Q: I am currently writing a paper: "Macbeth was written as a refutation of Machiavelli's The Prince." My thesis (somewhat simplified) is that Macbeth was certainly meant to be a refutation of The Prince, but it is a failed attempt. Macbeth, what with his interminable pangs of conscious, is not a true Machiavellian. That honour goes to the other Thanes, who, I argue, stand to profit a great deal from the death of Macbeth. What is your take on the matter?
A: Wondering whether Shakespeare ever read The Prince, I haven't much to contribute except sympathy for your task. Dramatists who write plays as if they were essayists, don't appeal to me. In Macbeth, Shakespeare repeats his constant theme — the morality of power. This may well overlap with Machiavelli's work, of course.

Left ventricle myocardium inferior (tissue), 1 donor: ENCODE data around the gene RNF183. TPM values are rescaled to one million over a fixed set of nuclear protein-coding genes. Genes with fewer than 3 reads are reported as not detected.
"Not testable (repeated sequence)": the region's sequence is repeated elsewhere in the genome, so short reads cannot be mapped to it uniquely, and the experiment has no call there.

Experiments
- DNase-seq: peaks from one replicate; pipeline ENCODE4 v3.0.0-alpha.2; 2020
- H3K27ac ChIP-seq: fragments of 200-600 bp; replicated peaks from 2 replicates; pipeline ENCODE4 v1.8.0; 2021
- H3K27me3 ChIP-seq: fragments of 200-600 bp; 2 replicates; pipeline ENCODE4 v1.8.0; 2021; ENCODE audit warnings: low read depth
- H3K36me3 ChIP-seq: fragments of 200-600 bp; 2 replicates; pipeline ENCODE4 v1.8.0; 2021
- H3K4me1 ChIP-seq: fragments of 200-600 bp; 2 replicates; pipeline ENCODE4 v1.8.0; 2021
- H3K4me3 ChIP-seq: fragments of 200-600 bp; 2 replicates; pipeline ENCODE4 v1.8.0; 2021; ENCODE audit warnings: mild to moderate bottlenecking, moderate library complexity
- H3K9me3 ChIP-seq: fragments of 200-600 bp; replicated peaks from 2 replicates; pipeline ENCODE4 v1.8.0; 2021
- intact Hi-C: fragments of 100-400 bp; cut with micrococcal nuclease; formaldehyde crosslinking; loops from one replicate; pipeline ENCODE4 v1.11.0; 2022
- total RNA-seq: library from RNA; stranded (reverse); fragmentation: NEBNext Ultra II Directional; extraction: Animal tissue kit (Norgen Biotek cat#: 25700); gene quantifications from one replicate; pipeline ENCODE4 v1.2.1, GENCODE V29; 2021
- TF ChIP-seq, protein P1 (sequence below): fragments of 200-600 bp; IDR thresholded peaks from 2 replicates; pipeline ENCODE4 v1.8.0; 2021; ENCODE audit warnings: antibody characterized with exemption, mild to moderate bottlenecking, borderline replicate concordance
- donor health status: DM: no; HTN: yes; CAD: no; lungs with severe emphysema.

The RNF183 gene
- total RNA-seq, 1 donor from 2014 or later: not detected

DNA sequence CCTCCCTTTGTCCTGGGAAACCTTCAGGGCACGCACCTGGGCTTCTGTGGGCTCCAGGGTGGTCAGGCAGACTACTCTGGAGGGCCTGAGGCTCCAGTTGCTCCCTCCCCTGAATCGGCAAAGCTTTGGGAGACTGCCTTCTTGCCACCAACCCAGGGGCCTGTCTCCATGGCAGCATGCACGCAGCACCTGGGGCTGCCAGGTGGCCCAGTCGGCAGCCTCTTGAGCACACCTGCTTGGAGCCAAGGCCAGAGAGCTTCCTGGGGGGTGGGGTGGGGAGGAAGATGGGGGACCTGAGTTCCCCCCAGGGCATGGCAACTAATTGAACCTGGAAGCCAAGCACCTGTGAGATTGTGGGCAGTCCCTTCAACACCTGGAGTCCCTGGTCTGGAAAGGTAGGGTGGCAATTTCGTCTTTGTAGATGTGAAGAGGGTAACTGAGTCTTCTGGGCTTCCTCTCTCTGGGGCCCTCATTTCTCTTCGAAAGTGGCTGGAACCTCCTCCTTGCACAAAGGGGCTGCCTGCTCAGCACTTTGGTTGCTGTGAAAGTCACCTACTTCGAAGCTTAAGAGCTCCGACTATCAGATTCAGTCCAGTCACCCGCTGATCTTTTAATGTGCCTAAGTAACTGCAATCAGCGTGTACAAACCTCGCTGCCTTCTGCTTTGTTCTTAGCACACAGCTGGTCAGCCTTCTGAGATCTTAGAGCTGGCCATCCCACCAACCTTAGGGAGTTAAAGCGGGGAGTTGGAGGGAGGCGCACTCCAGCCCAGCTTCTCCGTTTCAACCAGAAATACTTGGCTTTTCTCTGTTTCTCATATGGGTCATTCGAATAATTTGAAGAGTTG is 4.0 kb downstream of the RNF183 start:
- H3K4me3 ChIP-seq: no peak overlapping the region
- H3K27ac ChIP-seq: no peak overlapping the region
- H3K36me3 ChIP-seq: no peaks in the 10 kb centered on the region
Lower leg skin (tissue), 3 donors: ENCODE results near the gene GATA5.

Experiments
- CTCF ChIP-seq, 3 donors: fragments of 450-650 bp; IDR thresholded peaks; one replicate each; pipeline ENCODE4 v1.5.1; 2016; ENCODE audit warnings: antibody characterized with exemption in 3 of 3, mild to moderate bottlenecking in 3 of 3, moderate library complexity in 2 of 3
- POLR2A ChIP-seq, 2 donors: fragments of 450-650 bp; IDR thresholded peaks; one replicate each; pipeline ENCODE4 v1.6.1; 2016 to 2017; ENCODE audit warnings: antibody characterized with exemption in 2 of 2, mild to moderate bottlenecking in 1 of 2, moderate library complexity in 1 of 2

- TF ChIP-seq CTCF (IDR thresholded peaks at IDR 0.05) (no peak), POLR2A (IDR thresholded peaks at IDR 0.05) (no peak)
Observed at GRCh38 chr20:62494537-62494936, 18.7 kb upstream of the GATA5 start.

From: Melanie Anderson
Q: I have long been a fan of yours, dating back to my university days at UCLA. I felt very fortunate to have seen you on stage at the Westwood Playhouse in "Acting Shakespeare." I now live in New York. Is there any chance you might be thinking of doing some stage work here in the near future? Might you ever perform a Shakespearean role on stage again?
A: Sometime in 2001 I hope to do a play — why not in New York? Watch this website. It won't however, be Shakespeare yet awhile. I am hoping for a new play or a modern classic. There are wonderful Shakespeare parts still to try when you are my age, however there are too few challenging parts for my female contemporaries. Apart from Volumnia, what else is left for Dames Maggie and Judi?